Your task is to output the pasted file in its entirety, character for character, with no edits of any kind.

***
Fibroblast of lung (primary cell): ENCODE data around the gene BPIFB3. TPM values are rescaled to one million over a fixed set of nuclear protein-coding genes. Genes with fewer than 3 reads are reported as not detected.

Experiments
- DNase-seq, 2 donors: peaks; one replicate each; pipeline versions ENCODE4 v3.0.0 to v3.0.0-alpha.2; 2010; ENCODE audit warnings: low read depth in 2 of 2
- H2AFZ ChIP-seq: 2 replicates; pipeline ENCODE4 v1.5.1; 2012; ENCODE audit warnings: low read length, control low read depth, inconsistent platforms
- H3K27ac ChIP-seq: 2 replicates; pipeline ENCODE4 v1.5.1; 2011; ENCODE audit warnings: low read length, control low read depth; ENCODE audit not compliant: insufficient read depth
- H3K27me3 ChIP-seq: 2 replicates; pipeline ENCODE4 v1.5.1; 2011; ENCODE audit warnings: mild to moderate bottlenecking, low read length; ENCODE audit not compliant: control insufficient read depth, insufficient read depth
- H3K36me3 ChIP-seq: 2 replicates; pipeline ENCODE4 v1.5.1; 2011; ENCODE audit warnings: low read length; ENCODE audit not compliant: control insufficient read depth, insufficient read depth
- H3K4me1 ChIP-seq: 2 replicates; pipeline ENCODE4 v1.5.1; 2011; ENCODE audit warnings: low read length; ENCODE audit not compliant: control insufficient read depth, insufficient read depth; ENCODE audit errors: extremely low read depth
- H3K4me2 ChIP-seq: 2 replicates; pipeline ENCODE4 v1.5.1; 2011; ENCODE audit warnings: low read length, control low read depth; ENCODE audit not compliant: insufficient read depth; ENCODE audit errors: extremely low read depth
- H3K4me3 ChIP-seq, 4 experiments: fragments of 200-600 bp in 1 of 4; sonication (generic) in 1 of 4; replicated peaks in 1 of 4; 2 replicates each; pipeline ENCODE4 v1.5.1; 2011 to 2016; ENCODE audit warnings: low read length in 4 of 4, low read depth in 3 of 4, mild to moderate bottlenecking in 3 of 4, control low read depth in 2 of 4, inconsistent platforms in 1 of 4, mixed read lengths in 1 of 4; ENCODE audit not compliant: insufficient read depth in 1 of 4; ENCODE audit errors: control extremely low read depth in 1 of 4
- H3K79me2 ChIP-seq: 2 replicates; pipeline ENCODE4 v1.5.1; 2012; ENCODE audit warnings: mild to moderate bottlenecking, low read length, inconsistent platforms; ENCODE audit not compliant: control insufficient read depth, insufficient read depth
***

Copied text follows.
Fibroblast of lung (primary cell): ENCODE data around the gene BPIFB3. TPM values are rescaled to one million over a fixed set of nuclear protein-coding genes. Genes with fewer than 3 reads are reported as not detected.

Experiments
- DNase-seq, 2 donors: peaks; one replicate each; pipeline versions ENCODE4 v3.0.0 to v3.0.0-alpha.2; 2010; ENCODE audit warnings: low read depth in 2 of 2
- H2AFZ ChIP-seq: 2 replicates; pipeline ENCODE4 v1.5.1; 2012; ENCODE audit warnings: low read length, control low read depth, inconsistent platforms
- H3K27ac ChIP-seq: 2 replicates; pipeline ENCODE4 v1.5.1; 2011; ENCODE audit warnings: low read length, control low read depth; ENCODE audit not compliant: insufficient read depth
- H3K27me3 ChIP-seq: 2 replicates; pipeline ENCODE4 v1.5.1; 2011; ENCODE audit warnings: mild to moderate bottlenecking, low read length; ENCODE audit not compliant: control insufficient read depth, insufficient read depth
- H3K36me3 ChIP-seq: 2 replicates; pipeline ENCODE4 v1.5.1; 2011; ENCODE audit warnings: low read length; ENCODE audit not compliant: control insufficient read depth, insufficient read depth
- H3K4me1 ChIP-seq: 2 replicates; pipeline ENCODE4 v1.5.1; 2011; ENCODE audit warnings: low read length; ENCODE audit not compliant: control insufficient read depth, insufficient read depth; ENCODE audit errors: extremely low read depth
- H3K4me2 ChIP-seq: 2 replicates; pipeline ENCODE4 v1.5.1; 2011; ENCODE audit warnings: low read length, control low read depth; ENCODE audit not compliant: insufficient read depth; ENCODE audit errors: extremely low read depth
- H3K4me3 ChIP-seq, 4 experiments: fragments of 200-600 bp in 1 of 4; sonication (generic) in 1 of 4; replicated peaks in 1 of 4; 2 replicates each; pipeline ENCODE4 v1.5.1; 2011 to 2016; ENCODE audit warnings: low read length in 4 of 4, low read depth in 3 of 4, mild to moderate bottlenecking in 3 of 4, control low read depth in 2 of 4, inconsistent platforms in 1 of 4, mixed read lengths in 1 of 4; ENCODE audit not compliant: insufficient read depth in 1 of 4; ENCODE audit errors: control extremely low read depth in 1 of 4
- H3K79me2 ChIP-seq: 2 replicates; pipeline ENCODE4 v1.5.1; 2012; ENCODE audit warnings: mild to moderate bottlenecking, low read length, inconsistent platforms; ENCODE audit not compliant: control insufficient read depth, insufficient read depth